January 19th-Bourboulenc

’ve been holding on to this bottle for a little bit looking for the right time to drink it and this week seemed to fit that bill! Bourboulenc is a whtie wine varietal originating in the Rhȏne Valley in southeastern France. When used in France, it is commonly a blending grape. Plantings have been located in Greece under the name, Asprokondoura. It is a common grape in the Provence region of southern France also. In 2019, Tablas Creek in Paso Robles, CA, produced their first vintage of a single varietal wine using Bourboulenc. Tablas is noted for importing budwood from France to experiment with them in the US. 

For my food pairing, I was going to take a recipe off the website from Tablas Creek, but my dogs had another idea. They ate raw scallops while they defrosted and I got left high and dry for my food pairing! Alas, I guess I am left with nothing but wine for dinner (they must’ve known it was my Friday and a glass of wine would suffice). For pairing suggestions, this wine would be wonderful with seafood or white fish. I will be having the wine a la carte! First, I was surprised at the dark yellow color of the wine. I could taste notes of butterscotch but was unable to find data on if or how long the wine was aged in oak. There were no discernable notes of toast, so if it did have oak aging, it would have been in a neutral barrel (a barrel that has been used to age wine a few times before). This would give baking spice notes and a fuller body while not having prominent touches of toast or smoke. On the nose, it has a variety of aromas. There is a very notable scent of pineapple and white grapefruit. Upon tasting it, the full body and tight acidity are prominent until the palate catches hints of wet rocks and orange blossom. This wine would be fantastic with a light fish and mango salsa (if my dogs would cooperate!) This bottle is a fantastic representation of the grape variety and it makes me wonder why it is mostly a blending grape as it exudes plenty of exuberance. Thank you #171!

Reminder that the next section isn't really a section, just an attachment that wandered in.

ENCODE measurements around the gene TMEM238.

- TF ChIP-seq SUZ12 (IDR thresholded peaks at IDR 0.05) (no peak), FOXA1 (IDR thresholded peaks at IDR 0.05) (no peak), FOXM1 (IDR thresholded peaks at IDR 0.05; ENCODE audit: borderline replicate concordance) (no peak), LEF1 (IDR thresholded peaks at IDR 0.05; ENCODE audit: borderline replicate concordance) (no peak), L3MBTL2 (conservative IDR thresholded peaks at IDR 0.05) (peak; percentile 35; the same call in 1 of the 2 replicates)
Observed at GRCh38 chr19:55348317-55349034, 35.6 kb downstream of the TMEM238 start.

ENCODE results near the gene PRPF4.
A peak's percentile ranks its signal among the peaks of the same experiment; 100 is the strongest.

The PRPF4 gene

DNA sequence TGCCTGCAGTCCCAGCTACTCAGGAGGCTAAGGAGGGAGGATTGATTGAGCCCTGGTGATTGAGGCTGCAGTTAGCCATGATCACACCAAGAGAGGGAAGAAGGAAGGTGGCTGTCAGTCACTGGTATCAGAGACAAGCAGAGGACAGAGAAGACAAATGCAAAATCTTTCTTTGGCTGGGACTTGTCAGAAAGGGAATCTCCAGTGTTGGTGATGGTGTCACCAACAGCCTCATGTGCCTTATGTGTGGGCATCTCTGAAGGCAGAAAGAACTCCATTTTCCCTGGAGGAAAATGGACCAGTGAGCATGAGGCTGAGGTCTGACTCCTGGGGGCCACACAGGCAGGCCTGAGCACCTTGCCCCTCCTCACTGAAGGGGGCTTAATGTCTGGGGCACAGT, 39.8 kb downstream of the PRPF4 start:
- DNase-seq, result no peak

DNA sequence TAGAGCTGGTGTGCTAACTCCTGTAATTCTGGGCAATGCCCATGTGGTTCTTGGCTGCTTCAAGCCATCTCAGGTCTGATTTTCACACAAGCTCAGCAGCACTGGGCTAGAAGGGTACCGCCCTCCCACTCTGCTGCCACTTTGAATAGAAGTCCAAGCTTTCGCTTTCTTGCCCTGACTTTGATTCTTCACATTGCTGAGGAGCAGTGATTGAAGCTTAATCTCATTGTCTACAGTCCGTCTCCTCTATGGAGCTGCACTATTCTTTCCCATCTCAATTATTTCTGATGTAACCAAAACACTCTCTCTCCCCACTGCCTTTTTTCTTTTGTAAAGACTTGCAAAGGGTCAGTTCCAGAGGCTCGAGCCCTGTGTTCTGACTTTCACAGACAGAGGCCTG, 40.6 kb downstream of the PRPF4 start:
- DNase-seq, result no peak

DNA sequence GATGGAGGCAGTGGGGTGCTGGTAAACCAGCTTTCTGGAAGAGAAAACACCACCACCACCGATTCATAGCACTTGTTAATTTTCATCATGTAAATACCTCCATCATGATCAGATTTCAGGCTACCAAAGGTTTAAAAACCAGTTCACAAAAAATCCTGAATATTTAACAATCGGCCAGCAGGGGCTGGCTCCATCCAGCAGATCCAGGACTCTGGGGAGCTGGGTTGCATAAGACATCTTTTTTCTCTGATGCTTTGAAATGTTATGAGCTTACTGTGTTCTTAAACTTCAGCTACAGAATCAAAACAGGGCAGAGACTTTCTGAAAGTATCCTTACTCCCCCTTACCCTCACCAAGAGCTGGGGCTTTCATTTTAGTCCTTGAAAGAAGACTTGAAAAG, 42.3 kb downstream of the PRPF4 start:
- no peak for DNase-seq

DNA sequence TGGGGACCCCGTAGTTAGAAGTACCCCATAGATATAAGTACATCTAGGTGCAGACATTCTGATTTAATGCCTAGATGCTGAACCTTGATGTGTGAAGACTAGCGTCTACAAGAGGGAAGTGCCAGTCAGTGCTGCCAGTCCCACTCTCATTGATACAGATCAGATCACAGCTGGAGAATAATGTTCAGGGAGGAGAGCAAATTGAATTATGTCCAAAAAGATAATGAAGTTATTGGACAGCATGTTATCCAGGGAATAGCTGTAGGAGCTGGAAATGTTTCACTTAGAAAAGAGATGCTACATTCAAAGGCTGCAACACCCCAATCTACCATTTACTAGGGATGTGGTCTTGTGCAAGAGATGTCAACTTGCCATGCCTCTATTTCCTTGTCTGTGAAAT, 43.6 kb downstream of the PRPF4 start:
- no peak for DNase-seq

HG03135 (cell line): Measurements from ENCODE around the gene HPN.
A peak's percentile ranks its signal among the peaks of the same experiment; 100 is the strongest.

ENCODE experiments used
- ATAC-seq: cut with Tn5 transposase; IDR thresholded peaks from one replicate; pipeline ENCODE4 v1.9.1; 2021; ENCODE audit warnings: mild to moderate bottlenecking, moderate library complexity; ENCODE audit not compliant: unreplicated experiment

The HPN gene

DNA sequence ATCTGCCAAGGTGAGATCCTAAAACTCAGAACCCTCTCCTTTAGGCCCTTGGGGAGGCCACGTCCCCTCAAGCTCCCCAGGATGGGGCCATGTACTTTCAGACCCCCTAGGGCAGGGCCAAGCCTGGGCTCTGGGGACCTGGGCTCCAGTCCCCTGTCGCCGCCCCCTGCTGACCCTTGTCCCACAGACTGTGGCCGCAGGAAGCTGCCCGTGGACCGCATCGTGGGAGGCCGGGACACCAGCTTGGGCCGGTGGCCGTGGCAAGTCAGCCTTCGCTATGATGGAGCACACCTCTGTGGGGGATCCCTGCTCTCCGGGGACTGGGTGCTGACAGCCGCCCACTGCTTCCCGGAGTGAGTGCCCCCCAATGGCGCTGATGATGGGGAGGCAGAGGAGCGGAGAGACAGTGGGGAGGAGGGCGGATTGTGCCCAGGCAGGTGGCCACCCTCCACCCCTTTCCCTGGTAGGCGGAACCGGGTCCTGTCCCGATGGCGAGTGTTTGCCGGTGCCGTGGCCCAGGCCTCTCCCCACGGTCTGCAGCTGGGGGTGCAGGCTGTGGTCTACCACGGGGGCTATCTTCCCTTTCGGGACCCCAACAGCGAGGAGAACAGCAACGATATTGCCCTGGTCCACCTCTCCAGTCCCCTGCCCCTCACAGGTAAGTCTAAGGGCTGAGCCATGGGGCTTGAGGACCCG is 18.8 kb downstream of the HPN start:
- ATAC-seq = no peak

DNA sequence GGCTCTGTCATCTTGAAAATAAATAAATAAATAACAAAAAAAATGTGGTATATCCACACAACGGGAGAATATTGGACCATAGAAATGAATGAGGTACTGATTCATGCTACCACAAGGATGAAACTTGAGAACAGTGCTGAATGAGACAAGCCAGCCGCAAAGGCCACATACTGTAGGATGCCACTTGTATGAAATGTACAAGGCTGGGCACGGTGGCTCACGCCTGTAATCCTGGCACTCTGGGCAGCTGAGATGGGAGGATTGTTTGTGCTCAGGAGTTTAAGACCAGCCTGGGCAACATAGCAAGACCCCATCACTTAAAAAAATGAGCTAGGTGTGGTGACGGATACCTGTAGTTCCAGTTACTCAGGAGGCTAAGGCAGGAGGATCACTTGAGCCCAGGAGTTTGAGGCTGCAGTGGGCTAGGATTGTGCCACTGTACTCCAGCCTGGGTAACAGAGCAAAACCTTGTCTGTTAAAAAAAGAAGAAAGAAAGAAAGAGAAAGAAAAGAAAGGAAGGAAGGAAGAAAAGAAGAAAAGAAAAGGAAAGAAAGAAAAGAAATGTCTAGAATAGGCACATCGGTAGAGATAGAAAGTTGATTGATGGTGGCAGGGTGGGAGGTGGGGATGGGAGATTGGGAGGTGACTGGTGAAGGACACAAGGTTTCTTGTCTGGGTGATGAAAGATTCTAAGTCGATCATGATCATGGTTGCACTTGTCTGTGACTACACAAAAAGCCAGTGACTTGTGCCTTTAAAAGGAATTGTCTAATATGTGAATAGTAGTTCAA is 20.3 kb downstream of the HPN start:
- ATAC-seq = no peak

-TheLooseTannin

Leave a Reply

Fill in your details below or click an icon to log in:

WordPress.com Logo

You are commenting using your WordPress.com account. Log Out /  Change )

Twitter picture

You are commenting using your Twitter account. Log Out /  Change )

Facebook photo

You are commenting using your Facebook account. Log Out /  Change )

Connecting to %s

%d bloggers like this: